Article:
Julian Moxon/PARIS

The effect of aircraft on global atmospheric pollution in the next century has been assessed in detail for the first time in a report by an international group of scientists.

The main finding of "Aviation and the Global Atmosphere", prepared by the Zurich, Switzerland-based Intergovernmental Panel on Climate Change (IPCC), is that the impact of aircraft emissions on the atmosphere will be "far greater in 2050 unless new technologies and operational modes are developed".

Fuel consumption by civil aviation is expected to reach 300 million tonnes by 2015 and 450 million tonnes by the middle of the next century - more than three times the figure for 1992, says the report.

While not attempting to provide solutions to reduce pollution, the report goes into detail on the complex factors which affect climate change. It considers the gases and particulates emitted by aircraft, the role they play in climate change and how they modify the ozone layer. It points out that aircraft take years to pass from the drawing board to service entry, then remain in service for at least 25 years.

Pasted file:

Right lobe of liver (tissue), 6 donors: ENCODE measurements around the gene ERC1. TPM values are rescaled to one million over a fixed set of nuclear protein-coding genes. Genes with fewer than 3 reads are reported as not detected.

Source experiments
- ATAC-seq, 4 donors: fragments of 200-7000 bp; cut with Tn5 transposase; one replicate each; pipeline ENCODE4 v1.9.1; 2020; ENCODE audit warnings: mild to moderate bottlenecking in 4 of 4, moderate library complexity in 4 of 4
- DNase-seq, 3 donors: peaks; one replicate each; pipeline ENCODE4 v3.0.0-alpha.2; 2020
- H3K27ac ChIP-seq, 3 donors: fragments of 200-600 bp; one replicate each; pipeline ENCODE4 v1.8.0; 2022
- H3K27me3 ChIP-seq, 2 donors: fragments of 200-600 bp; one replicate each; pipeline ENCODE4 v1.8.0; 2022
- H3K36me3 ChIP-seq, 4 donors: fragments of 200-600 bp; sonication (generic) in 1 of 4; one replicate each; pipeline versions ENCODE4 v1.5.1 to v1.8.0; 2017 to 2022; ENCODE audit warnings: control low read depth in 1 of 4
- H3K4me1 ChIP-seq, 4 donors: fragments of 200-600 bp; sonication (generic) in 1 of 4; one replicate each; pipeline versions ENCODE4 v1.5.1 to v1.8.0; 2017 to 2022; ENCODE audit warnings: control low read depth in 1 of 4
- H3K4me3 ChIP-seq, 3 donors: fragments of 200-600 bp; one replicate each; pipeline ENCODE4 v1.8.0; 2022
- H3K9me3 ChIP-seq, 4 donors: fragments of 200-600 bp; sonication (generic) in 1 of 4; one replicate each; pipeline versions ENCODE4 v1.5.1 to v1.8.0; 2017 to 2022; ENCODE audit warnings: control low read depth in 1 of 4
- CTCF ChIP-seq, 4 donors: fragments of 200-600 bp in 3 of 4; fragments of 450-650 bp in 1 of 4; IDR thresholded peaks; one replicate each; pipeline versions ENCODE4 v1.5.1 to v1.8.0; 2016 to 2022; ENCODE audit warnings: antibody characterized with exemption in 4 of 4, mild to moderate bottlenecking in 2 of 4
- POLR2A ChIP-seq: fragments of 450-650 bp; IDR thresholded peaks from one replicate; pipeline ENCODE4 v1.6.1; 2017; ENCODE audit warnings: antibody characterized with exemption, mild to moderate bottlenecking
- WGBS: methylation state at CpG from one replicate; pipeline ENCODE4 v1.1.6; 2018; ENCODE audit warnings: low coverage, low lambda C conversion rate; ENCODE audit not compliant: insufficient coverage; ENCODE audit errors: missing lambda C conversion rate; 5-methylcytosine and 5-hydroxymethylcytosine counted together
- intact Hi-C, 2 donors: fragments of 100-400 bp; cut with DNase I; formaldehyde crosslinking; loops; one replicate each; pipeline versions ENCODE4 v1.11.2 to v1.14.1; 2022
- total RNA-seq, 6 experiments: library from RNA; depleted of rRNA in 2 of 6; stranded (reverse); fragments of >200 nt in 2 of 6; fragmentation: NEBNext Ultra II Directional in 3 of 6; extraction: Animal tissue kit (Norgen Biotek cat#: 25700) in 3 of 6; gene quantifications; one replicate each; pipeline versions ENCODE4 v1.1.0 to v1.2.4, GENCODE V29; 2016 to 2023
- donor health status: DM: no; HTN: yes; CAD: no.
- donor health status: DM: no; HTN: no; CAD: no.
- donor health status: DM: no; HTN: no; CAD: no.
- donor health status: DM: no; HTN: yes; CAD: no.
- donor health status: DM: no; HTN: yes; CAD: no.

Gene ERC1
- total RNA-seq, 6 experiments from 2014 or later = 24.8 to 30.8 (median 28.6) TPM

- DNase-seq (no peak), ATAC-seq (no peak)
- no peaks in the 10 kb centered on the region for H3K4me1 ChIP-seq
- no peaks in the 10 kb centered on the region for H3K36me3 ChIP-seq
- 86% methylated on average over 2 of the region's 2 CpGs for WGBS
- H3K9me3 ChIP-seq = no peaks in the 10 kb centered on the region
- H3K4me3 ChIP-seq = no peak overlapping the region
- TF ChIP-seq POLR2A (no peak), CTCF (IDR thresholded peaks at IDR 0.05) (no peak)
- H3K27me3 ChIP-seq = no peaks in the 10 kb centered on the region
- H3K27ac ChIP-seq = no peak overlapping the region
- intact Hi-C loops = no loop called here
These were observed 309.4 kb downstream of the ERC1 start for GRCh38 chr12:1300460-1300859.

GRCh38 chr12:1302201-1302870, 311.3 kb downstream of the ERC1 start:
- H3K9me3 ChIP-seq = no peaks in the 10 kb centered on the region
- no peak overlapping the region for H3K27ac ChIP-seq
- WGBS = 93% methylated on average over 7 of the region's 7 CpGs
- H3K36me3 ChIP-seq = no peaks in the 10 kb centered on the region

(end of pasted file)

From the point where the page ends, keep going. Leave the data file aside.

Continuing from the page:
"Although new technologies would have an immediate effect on emissions from new aircraft, any impact [on the atmosphere] would be limited by the rate of introduction of the new technology into the global fleet," the report says.

The European Association of Aerospace Industries has welcomed the study, but admits that "considerable further scientific investigation" is needed to understand the emissions process. It points out that the last 20 years has seen a doubling of fuel economy, with a corresponding halving of carbon dioxide emissions.

The IPCC agrees, but adds that the trend to higher operating pressures and temperatures has resulted in increased production of nitrogen oxides, which are "very influential" in the ozone production and destruction processes.

Source: Flight International